Walmart's soon-to-launch subscription service may lay the path for the company's online business to turn a profit, former CEO Bill Simon told CNBC on Tuesday.
Walmart, the largest U.S. grocer, announced earlier its membership program Walmart+ will launch Sept. 15. The program is a byproduct of many subscription plans the company toyed with last decade and takes inspiration from each, said Simon, who led the retail giant from 2010 to 2014.
"It's something they've coveted for a long time," he said in an interview on "Closing Bell." "What Walmart's trying to do — and it's been their secret sauce for many years, in particular with the supercenters — is to try to take the traffic, in this case clicks, that's generated from their really robust food business and sell general merchandise, in this case to try to help make their digital online business profitable."
Walmart has seen sales surge amid the pandemic, benefiting from both its wide reach to U.S. households with physical stores and years of investments in its e-commerce operations. The company grew U.S. same-store sales by 9.3% in its most recent quarterly report, powered by a 97% spike in online sales as consumers spent more time shopping online and shipping packages home or picking up orders with same-day curbside pickup.
Online profits continue to elude Walmart, but the company said it is making progress. Walmart reduced its losses in its e-commerce operations in the quarter ended July 31, and the company's scale is critical to boosting profitability, according to Atlantic Equities research. The firm also thinks that Walmart+ would help the discount retailer retain new customers and foster customer loyalty.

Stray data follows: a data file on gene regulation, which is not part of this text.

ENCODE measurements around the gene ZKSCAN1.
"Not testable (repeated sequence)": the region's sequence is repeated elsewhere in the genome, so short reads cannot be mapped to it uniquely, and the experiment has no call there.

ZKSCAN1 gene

Walmart CEO Doug McMillon said after the company reported quarterly numbers last month that it wants to capitalize on the new customer additions with the membership program.
"It's been really hard for them to hit profitability, and if they can mix it out with more general merchandise they can probably get to profitable, here," Simon said.
Walmart+ will cost subscribers $98 per year, or $12.95 per month. In turn, customers will get unlimited free delivery on orders above $35, fuel discounts and the ability to skip checkout lines with a checkout app. By comparison, Amazon charges Prime members $119 a year, or $12.99 a month, which includes free two-day shipping on all orders, same-day shipping on some orders and free grocery delivery from Whole Foods on orders above $35.
The subscription service is seen as a way for Walmart to compete with Amazon, but both the company and Simon have downplayed the assertion.
Simon said Walmart has a "very distinct advantage in online grocery," given that it has a much larger footprint, reaching about 90% of households, than Amazon's Whole Foods. Walmart has more than 4,700 stores in the U.S.
"I don't think — it's a competitor to Amazon because everything is — but I don't think it's a direct competitive move," he said. "I think it's an attempt to leverage their food business."
Walmart shares rallied in Tuesday's session as investors paid up for the stock on the news. Shares rose more than 6% to $147.59 at the close for a record high.